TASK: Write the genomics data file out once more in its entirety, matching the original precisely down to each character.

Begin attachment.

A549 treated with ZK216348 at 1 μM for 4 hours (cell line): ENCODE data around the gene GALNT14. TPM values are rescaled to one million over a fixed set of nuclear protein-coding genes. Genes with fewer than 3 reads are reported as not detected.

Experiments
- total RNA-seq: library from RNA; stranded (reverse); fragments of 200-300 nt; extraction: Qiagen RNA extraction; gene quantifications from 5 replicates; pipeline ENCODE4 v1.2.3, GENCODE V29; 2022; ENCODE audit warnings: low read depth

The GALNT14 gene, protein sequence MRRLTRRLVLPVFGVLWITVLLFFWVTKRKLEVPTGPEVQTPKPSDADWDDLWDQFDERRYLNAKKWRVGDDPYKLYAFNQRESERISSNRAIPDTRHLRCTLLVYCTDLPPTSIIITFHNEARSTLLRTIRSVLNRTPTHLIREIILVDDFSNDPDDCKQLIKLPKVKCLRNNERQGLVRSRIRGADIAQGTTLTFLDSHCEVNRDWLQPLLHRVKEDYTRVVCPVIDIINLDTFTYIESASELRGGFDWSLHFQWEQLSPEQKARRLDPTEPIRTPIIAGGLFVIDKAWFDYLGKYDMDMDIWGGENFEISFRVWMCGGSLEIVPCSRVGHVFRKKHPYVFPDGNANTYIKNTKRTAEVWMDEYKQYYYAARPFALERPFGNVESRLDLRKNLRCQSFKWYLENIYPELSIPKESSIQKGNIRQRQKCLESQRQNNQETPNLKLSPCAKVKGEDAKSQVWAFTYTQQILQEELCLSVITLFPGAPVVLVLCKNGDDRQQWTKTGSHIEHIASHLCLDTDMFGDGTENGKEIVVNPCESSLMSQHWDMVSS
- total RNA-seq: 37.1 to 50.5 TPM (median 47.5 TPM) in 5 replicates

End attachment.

A549 treated with ZK216348 at 1 μM for 4 hours (cell line): ENCODE data around the gene GALNT14. TPM values are rescaled to one million over a fixed set of nuclear protein-coding genes. Genes with fewer than 3 reads are reported as not detected.

Experiments
- total RNA-seq: library from RNA; stranded (reverse); fragments of 200-300 nt; extraction: Qiagen RNA extraction; gene quantifications from 5 replicates; pipeline ENCODE4 v1.2.3, GENCODE V29; 2022; ENCODE audit warnings: low read depth

The GALNT14 gene, protein sequence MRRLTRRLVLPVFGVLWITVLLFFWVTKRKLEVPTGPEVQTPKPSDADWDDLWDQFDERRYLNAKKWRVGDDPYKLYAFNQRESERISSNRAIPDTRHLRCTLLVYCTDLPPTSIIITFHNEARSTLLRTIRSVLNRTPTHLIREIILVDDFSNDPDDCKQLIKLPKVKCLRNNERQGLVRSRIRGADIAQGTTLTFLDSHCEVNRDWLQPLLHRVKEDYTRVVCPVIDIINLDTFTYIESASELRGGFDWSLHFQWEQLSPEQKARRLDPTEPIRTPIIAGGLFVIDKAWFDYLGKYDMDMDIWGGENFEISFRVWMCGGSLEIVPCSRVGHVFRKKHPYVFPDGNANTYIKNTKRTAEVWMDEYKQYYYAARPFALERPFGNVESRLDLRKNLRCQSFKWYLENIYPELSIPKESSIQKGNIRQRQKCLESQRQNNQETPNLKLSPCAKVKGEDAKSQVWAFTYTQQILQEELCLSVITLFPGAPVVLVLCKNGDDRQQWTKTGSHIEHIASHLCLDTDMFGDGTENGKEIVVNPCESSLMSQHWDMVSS
- total RNA-seq: 37.1 to 50.5 TPM (median 47.5 TPM) in 5 replicates